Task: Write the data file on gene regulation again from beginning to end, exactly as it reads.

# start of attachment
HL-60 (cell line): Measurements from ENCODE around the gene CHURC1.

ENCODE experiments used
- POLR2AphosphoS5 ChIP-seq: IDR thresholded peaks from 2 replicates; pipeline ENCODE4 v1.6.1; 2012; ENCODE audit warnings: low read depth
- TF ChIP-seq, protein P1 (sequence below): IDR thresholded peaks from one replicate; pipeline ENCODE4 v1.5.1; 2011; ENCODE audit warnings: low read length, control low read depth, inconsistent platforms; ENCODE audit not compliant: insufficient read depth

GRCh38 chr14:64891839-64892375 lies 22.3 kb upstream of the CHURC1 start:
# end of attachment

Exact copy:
HL-60 (cell line): Measurements from ENCODE around the gene CHURC1.

ENCODE experiments used
- POLR2AphosphoS5 ChIP-seq: IDR thresholded peaks from 2 replicates; pipeline ENCODE4 v1.6.1; 2012; ENCODE audit warnings: low read depth
- TF ChIP-seq, protein P1 (sequence below): IDR thresholded peaks from one replicate; pipeline ENCODE4 v1.5.1; 2011; ENCODE audit warnings: low read length, control low read depth, inconsistent platforms; ENCODE audit not compliant: insufficient read depth

GRCh38 chr14:64891839-64892375 lies 22.3 kb upstream of the CHURC1 start: